Kurita’s Surprise

August 2, 2016–More than six decades out  it is astonishing that the greatest naval battle in history has garnered as little attention as it has. This, the Battle of Leyte Gulf, was “the greatest” in lots of ways. More ships participated, more sailors, the stakes were the fates of an entire invasion fleet, the awesome combat power of one side such that its losses would be minuscule compared to those of the adversary. Measured by its decisive aspect—the tonnage of ships sunk, the destruction of virtually all of a mighty fleet—Leyte Gulf shines. For the Japanese Navy, defeat at Leyte Gulf duplicated in reverse their greatest achievement, when Japan’s fleet destroyed a Russian one at Tsushima in 1905. Apart from anything else, Leyte Gulf set the trajectory of the final phase of the Pacific War that ended with the Japanese surrender ten months later.

There is another aspect of the Leyte events which astonishes too. In this lopsided contest the Allied side held every advantage. Allied forces were far superior to the Imperial Navy’s remaining vessels, in every category of strength from battleships to submarines. Allied airpower, both carrier-based and flying from shore also far outweighed that of Japan. And Allied intelligence, photographing Japanese garrisons at will, reading Japan’s coded messages, benefitting from captured Japanese documents, saw the enemy’s cards like an open hand. Like I said, the Allies enjoyed every advantage.

In the face of all that, the Imperial Navy managed to put an immensely powerful surface force up against an isolated portion of the Allied fleet. In these days when so many speak of “asymmetrical warfare” the Leyte Gulf experience demands more attention. Now the book Storm Over Leyte meets that need in detail. One aspect of Japan’s success in getting at one fragment of the Allied fleet in isolation was a huge intelligence failure, one virtually unbelievable for the side that had attained such a great advantage.

This is only a part of the story but it is an important one. The month of October 1944 began with an Allied misreading of radio intercepts. The major Imperial Navy fleet command at mid-1944 had been the so-called “Mobile Fleet,” that had been hard hit in the Battle of the Philippine Sea (aka “Marianas Turkey Shoot”). Afterwards the Japanese had split up their forces, with the main surface units going to the Singapore area while the remnants of the aircraft carriers regrouped in the Home Islands. Messages the Allies intercepted in early October were read to indicate the Mobile Fleet had rejoined the surface force led by Vice-Admiral Kurita Takeo, Japan’s Sir Harry Hotspur for this desperate venture. That interpretation proved mistaken and U.S. intelligence realized its mistake within a few days.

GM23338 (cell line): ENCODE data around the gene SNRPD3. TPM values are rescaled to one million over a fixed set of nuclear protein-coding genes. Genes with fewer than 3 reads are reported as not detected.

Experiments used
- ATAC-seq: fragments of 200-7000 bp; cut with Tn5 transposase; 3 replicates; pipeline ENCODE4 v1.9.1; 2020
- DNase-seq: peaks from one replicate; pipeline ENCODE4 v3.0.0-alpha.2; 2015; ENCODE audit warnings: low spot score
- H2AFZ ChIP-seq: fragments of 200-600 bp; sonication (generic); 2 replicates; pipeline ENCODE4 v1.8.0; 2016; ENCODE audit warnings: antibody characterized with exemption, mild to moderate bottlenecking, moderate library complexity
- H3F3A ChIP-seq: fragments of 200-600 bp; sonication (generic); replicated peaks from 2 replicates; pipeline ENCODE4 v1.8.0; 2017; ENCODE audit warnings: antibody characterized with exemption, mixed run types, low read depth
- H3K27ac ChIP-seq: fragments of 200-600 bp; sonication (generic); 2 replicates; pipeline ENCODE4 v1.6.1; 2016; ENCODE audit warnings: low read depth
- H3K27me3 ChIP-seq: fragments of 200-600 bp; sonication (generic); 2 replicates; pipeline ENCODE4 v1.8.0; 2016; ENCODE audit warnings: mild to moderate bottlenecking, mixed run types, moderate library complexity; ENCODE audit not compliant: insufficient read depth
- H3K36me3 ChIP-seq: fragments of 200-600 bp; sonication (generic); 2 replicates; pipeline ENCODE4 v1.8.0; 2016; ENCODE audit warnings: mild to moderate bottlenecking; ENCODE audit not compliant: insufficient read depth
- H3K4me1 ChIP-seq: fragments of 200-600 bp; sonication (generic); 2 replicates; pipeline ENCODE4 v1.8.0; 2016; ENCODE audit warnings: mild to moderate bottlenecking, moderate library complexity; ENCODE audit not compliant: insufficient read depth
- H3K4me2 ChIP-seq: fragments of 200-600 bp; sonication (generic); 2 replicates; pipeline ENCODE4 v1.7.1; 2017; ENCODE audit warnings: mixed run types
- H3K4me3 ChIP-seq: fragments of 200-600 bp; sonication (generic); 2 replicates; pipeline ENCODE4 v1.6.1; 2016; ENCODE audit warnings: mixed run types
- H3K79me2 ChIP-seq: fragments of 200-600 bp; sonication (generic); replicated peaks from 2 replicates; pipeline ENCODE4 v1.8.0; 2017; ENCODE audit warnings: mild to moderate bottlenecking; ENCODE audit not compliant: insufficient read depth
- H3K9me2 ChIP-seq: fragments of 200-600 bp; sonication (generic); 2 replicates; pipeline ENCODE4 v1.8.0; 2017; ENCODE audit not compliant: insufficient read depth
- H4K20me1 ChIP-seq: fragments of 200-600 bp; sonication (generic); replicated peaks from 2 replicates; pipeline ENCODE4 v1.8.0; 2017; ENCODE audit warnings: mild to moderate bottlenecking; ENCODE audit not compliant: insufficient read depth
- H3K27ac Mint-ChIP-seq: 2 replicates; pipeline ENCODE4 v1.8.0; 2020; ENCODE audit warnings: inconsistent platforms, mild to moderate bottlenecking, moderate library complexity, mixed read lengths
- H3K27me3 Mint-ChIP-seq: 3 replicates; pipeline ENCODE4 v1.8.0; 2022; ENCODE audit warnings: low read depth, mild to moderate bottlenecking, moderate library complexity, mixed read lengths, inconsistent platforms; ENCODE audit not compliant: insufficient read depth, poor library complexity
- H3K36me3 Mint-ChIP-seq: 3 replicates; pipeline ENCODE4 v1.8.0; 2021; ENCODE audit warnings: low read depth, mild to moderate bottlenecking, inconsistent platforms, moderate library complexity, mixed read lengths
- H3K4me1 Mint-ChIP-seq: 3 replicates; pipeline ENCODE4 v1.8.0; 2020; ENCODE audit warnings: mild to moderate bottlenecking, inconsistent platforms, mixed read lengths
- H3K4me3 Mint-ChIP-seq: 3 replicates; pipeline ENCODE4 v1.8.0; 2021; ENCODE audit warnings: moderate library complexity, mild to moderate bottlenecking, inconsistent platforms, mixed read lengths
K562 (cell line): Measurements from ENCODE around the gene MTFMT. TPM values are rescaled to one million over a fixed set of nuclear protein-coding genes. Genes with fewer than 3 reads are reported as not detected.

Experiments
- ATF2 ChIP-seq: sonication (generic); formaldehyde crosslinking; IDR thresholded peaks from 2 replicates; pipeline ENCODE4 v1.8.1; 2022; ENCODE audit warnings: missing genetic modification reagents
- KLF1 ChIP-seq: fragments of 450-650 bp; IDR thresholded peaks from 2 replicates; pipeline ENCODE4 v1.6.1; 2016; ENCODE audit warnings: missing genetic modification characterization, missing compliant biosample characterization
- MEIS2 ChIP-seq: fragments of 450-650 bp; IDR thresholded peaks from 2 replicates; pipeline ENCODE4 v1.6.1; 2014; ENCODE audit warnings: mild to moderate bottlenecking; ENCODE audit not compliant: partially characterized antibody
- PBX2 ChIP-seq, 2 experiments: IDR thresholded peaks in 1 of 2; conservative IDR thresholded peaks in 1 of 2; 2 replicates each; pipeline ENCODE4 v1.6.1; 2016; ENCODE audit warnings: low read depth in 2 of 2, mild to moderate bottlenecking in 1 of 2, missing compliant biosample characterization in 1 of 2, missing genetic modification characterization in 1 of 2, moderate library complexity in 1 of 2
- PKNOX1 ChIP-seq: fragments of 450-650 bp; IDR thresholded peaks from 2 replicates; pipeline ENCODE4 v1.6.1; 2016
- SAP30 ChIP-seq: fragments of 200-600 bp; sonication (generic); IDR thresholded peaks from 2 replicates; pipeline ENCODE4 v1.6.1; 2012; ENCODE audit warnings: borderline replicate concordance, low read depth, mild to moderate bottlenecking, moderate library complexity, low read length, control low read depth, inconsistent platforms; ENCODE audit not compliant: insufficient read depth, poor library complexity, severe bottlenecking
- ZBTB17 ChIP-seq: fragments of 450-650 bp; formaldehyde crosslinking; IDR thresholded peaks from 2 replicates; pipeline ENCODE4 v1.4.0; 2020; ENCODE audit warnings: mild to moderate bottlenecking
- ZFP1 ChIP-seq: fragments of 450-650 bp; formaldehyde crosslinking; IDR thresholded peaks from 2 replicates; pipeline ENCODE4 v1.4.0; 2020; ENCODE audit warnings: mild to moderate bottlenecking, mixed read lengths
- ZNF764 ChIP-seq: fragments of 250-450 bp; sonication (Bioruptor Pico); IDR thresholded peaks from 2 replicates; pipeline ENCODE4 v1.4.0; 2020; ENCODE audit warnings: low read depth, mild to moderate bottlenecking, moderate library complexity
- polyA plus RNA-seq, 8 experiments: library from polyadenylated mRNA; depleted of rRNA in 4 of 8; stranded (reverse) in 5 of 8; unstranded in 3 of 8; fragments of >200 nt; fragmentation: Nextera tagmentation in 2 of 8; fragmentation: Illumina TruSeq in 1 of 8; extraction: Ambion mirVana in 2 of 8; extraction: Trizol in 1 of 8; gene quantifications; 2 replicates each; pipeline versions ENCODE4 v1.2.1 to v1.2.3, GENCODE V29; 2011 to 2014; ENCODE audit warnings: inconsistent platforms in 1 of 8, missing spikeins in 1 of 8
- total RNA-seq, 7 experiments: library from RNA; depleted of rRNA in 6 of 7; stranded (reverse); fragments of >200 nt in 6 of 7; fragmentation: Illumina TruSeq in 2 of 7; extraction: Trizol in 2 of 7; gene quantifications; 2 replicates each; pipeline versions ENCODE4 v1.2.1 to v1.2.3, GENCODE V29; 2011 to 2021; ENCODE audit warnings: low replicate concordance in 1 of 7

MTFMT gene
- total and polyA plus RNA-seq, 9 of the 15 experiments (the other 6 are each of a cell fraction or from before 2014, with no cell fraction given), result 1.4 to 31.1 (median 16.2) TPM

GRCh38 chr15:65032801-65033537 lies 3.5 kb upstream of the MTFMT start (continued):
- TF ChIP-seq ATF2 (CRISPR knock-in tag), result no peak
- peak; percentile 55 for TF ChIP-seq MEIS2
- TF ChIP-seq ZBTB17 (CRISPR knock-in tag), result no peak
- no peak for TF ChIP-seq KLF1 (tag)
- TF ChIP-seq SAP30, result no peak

Admiral Kurita had charge of the bulk of Japan’s surface combat ships. At his Lingga anchorage and in Singapore they were out of range of the usual Allied aerial reconnaissance units. The Allies could have run photo missions with China-based B-29 bombers, but the leader there, General Claire Chennault, refused. Chennault had already been pulled into agreeing to make a B-29 strike on Taiwan in support of a carrier raid there, and evidently thought he was giving the Pacific oceanic forces enough help as it was.

The window on Japanese fleet activities therefore came down to radio intelligence. Allied spooks were sharp enough that to develop a good indicator entirely by watching Japanese operating practices. They discovered that by tracking movements of Japan’s oil tankers, especially the fleet oilers needed for underway replenishment, they had a reliable predictor for naval activity. As Allied forces closed in for the Philippine invasion, the radio spies detected enemy tanker movements of the kind that indicated a fleet sortie.

But radio direction finding of messages sent by Kurita’s fleet continued to put it in the Singapore area. Allied forces in the Pacific fought an entire battle over Taiwan, conducted a series of supporting air strikes on the Philippines, and began their invasion in Leyte Gulf, without the Kurita fleet stirring. On October 16, 1944, as Allied invasion fleets closed in the spooks still located Kurita near Singapore. That same day the radio spies acquired fresh intelligence on tanker movements and began expecting Kurita to sail. The admiral actually did so on October 18 (the 17th in Washington, where the Office of Naval Intelligence, the next day, still only “expected” a fleet sortie.

Admiral Kurita headed for Brunei, a micro-state on the north coast of Borneo, where he had sent tankers to wait for him. As it happened, Allied intel authorities had previously debated the chances the Japanese would come out to fight, and the chiefs of General Douglas MacArthur’s spy unit had asked for extra aerial scouting of Brunei. A B-24 scout plane actually sighted the Kurita fleet and the Japanese monitored its contact reports monitored. But somewhere up the line the messages were misplaced and the warning lost.

Existing accounts of Leyte Gulf make much of the submarine attacks and aeronaval battles of October 24, as the Kurita fleet closed in on the Philippines, but in truth the Allies were responding instantly to reports just reaching them. Had General MacArthur and his Pacific theater opposite number, Admiral William F. Halsey, had the advance warning they could have had, the scale of their attacks would have been ferocious and Kurita might have been stopped right there.

In truth the Kurita fleet, grievously wounded during its advance toward Leyte Gulf, arrived in a weakened condition, but it pressed ahead. The next Allied element to fail would be aerial scouts over the San Bernardino Strait, a passage Kurita main force had to transit in order to reach its target. For a variety of reasons the scouts failed that night. From Pearl Harbor the Allied Pacific theater commander, Admiral Chester W. Nimitz, discovered from his radio traffic analysts that the Kurita fleet had passed the strait to debouch on the Pacific Ocean side of the Philippines. Nimitz sent messages to Halsey and other invasion commanders—revealed for the first time in Storm Over Leyte—urgently passing on the location data and identifying it as “ULTRA,” the Allied codename for its supersecret radio intelligence. Nimitz’s action could have given away the source, so they violated all the classification rules for ULTRA. The messages demonstrate his horror at the front-line situation.